F9 Box Office: The Best Opening Since Star Wars: The Rise of Skywalker

Welcome to our weekly box office report, which we do a little differently. Rather than focusing on the money, FSR senior editor Christopher Campbell is more interested in the estimated attendance — or number of tickets sold. Because the value of money changes over the years, but the value of actual moviegoers remains the same. This week, we look at the opening box office attendance numbers for F9: The Fast Saga and Werewolves Within.

When the COVID-19 pandemic began shutting things down in March 2020, F9: The Fast Saga was one of the first movies to have its release date delayed. It was also the first summer movie affected — a couple of months out from its intended opening in late May — and the first title to shift by almost a whole year, anticipating that its audience would best be served with a thought-out date (April is typically a good month for a Fast & Furious movie). Universal was willing to wait for a time when the fans were ready rather than hope the demand was high enough that the crowds would follow whenever the studio was ready to put it out.

The Fast & Furious sequel finally released in theaters after a further delay last Friday, and while moviegoing still isn’t quite up to its normal numbers overall yet, the timing seems to have been as good as it could be, all things considered. Would F9 have had bigger box office numbers in a year without a pandemic’s residual circumstances having an impact? Probably, but who knows by how much? As it is, the action blockbuster at least managed to slightly exceed expectations (per Box Office Pro’s forecast) and attract the largest opening weekend attendance of not just the year, and not just since the pandemic began, but since 2019.

With an estimated* three-day box office gross of $70 million (including Thursday night previews as part of Friday’s data), the number of people who went to see F9 in its debut amounts to around 7.6 million. That tops previous 2021 record holder A Quiet Place Part II, which drew 5.2 million one month ago. The only pre-pandemic movie of 2020 to come anywhere close to F9‘s size was Bad Boys for Life with 6.8 million in January of that year. We have to go back to December 2019 and the release of Star Wars: The Rise of Skywalker to find a bigger first-weekend crowd, and that was (a lower-than-expected) 19.4 million people.

Looking back at the summer of 2019, the usual Disney and Marvel suspects, such as The Lion King (21.3 million), Aladdin (13 million), Toy Story 4 (13.1 million), and Spider-Man: Far From Home (10.4 million), had much bigger opening weekends, but F9‘s debut is still greater than some of that season’s notable franchise sequels, including John Wick: Chapter Three – Parabellum (6.3 million), Godzilla: King of the Monsters (5.3 million), Men in Black: International (3.3 million), Angel Has Fallen (2.3 million), and even the Fast & Furious spinoff Hobbs & Shaw, which sold just 6.7 million tickets that first weekend in August.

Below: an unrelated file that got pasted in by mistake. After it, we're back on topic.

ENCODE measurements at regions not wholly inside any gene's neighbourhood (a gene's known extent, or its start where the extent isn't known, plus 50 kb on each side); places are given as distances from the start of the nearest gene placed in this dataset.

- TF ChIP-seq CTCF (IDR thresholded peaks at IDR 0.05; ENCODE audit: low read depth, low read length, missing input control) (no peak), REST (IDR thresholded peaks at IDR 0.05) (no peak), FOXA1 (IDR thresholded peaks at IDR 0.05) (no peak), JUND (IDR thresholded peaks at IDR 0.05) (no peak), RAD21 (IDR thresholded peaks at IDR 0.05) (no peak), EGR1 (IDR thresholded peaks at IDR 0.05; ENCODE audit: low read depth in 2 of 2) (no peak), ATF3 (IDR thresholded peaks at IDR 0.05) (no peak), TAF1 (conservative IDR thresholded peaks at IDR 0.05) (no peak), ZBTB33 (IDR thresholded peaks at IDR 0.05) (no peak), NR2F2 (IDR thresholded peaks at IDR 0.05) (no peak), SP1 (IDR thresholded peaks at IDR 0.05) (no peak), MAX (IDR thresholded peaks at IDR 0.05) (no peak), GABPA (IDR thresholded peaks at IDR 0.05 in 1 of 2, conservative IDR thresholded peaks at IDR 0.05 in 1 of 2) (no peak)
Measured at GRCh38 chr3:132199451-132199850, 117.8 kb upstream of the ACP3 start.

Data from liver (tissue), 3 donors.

And the previous regular series Fast & Furious movie, 2017’s The Fate of the Furious, had already been showing signs of franchise fatigue with its 11 million debut attendance compared to Furious 7‘s incredible 17.5 million prior to that in 2015. Looking at all ten Fast & Furious movies listed below in the order of tickets sold in their first weekends, F9 drew the smallest opening weekend crowd of the main installments since director Justin Lin rerouted the franchise in 2009 with Fast & Furious; the initial F9 box office attendance of 7.6 million falls between the original’s 7.1 million and the first sequel’s 8.4 million.

Opening Weekend Ticket Sales for the Fast and Furious Franchise
1. Furious 7 (2015) – 17.5 million
2. Fast & Furious 6 (2013) – 12 million
3. The Fate of the Furious (2017) – 11 million
4. Fast Five (2011) – 10.9 million
5. Fast & Furious (2009) – 9.5 million
6. 2 Fast 2 Furious (2003) – 8.4 million
7. F9: The Fast Saga (2021) – 7.6 million
8. The Fast and the Furious (2001) – 7.1 million
9. The Fast & Furious Presents: Hobbs & Shaw (2019) – 6.7 million
10. The Fast and the Furious: Tokyo Drift (2006) – 3.7 million

F9 has also had some of the least favorable reactions of the franchise, so that could be another factor in addition to the pandemic keeping some fans at home. While the new movie’s negative-leaning reviews from critics (59% on Rotten Tomatoes, 58 on Metacritic) — the worst for the brand and first rotten score on Rotten Tomatoes since 2009’s Fast & Furious (2017’s The Fate of the Furious was slightly worse if you go by Metacritic’s limited pool of reviews instead) — sits squarely in the middle of the series in fifth place, it was the first installment not to receive either an A or an A- grade from first-day crowds polled by Cinemascore since the original. F9 was graded B+, the same as The Fast and the Furious twenty years ago.